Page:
Ishida: Yes, at the Smash tournament we held at Spaceworld, the entrants there ranged from young children to people in their thirties.
Sakurai: That was August, right? The line to get into that tournament was ridiculous. It was really hot too, and seeing all those people waiting in line to play a game that had already been released made me feel really emotional, as a developer.
Ishida: It was a strange sight, seeing a kid and then an adult twice his size standing side by side, playing Smash. Was making a game that a parent could play together with their kid something you were aiming for during development?
Sakurai: I don’t think it was something we thought of that much, but we did think, easy to play, but difficult to master. Just because something is for kids, doesn’t mean it has to be easy– that’s not true at all. I think we made something that kids, in their own way, could fully enjoy. In Smash, you hit your opponent to increase their damage percentage, but I thought it would be boring if your opponent just collapsed and fell to the ground once you hit a certain percentage. So I came up with the idea of, the higher your opponent’s damage, the further they fly, which is where I thought I could really add some depth and increase the breadth of the game.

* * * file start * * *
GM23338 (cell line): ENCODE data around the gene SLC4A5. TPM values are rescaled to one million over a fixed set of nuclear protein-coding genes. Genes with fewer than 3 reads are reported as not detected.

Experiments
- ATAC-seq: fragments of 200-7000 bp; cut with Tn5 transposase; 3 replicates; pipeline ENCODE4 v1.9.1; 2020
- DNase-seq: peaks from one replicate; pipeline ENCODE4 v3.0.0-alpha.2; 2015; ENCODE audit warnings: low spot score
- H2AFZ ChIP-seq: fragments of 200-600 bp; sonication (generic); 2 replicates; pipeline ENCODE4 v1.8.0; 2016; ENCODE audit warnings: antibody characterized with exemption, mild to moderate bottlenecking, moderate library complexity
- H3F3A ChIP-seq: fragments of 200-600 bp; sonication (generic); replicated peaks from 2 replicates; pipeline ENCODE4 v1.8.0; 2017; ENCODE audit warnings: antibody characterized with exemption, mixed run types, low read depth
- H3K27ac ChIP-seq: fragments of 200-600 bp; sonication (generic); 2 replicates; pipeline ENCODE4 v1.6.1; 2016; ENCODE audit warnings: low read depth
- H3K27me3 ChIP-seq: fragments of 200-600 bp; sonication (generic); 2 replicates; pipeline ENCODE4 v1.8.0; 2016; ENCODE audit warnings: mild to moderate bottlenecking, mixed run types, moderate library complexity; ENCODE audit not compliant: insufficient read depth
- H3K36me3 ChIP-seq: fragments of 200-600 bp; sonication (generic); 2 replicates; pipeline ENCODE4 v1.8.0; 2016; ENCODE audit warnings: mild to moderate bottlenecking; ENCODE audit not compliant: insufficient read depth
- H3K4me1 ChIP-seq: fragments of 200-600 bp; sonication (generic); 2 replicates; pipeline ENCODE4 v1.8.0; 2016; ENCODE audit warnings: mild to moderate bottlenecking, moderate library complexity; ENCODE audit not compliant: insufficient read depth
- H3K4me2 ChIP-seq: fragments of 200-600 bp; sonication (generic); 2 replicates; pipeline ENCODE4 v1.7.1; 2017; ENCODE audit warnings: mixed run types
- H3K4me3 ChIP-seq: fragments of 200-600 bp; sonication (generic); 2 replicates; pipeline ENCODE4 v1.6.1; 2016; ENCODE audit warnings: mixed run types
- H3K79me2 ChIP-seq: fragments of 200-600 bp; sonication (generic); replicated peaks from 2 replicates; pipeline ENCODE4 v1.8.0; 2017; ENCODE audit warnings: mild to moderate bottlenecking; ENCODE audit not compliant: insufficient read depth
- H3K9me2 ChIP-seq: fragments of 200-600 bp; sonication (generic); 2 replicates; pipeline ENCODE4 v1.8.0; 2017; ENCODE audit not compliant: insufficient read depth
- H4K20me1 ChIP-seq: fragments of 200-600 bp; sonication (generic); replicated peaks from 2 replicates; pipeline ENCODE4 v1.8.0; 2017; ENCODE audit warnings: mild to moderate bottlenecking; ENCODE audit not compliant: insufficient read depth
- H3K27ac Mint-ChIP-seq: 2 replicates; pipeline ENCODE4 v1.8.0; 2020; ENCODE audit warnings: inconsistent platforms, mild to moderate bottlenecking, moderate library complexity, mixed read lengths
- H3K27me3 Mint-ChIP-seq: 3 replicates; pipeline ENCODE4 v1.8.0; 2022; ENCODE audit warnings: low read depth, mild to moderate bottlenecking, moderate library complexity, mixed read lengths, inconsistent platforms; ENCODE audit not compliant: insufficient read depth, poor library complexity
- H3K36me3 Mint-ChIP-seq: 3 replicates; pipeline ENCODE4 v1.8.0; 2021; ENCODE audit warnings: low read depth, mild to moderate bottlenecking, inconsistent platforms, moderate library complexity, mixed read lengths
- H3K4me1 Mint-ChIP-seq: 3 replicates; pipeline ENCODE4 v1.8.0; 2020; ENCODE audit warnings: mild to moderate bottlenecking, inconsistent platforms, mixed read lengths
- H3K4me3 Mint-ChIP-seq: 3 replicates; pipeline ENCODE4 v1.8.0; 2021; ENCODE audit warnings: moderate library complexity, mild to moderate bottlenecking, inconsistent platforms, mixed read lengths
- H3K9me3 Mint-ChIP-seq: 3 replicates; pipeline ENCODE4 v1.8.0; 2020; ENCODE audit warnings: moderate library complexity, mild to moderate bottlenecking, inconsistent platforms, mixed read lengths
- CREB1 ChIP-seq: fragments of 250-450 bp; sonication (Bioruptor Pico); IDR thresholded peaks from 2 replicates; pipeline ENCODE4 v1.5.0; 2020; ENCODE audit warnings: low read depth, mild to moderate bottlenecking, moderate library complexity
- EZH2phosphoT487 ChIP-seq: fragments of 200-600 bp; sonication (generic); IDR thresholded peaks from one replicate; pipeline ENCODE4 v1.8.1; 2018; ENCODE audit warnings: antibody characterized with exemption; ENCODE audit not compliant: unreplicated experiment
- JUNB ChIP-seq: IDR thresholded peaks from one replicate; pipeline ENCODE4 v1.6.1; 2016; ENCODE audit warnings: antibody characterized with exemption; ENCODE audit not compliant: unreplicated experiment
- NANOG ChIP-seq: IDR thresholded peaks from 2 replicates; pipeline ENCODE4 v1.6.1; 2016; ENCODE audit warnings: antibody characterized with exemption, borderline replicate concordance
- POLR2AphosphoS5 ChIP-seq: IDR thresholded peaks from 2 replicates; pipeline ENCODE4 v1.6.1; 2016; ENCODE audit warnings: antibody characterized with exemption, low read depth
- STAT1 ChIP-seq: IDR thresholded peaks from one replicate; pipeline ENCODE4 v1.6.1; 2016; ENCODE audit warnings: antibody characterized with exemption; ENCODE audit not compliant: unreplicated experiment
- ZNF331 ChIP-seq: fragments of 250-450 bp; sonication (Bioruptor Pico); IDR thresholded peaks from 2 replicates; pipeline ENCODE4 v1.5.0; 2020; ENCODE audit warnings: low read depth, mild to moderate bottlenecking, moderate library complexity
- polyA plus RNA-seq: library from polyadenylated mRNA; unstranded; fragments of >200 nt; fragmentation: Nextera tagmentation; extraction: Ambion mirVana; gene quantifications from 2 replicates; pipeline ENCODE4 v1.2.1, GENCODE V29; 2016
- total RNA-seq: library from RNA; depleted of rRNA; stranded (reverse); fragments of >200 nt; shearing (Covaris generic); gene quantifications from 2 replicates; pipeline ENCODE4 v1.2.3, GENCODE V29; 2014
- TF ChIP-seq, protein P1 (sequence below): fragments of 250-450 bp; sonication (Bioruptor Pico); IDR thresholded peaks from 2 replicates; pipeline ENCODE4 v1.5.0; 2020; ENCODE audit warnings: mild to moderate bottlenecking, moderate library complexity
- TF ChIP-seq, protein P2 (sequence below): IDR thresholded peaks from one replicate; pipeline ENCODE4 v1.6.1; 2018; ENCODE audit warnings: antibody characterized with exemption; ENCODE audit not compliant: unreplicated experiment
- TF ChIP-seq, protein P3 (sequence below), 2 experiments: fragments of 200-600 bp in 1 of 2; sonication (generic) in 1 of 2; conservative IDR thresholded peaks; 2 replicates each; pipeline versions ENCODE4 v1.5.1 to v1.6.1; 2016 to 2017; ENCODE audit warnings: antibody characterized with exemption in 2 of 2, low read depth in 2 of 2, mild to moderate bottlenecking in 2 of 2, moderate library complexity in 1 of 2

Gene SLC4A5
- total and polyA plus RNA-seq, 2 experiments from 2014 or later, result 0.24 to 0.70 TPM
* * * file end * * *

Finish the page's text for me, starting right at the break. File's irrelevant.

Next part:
Ishida: Was there a lot of pressure on the team internally, knowing it was your first non-Kirby game?
Sakurai: It was our first Nintendo 64 game as well, so we definitely felt that we had to produce something of quality. And also because we were borrowing a lot of Nintendo characters, and each character has their own creator, you know? I didn’t want to betray the original creators and let them down. Sometimes, my own creation, Kirby, is used in other places, and sometimes I think, “Kirby wouldn’t move like that.” I want to avoid that, if possible.
Ishida: In that sense, I think that your games are crafted with a lot of love and care. You pour a lot of love into your own games, you create the website yourself, but you also have a lot of respect and care for the other creators. Is there a certain philosophy to your games?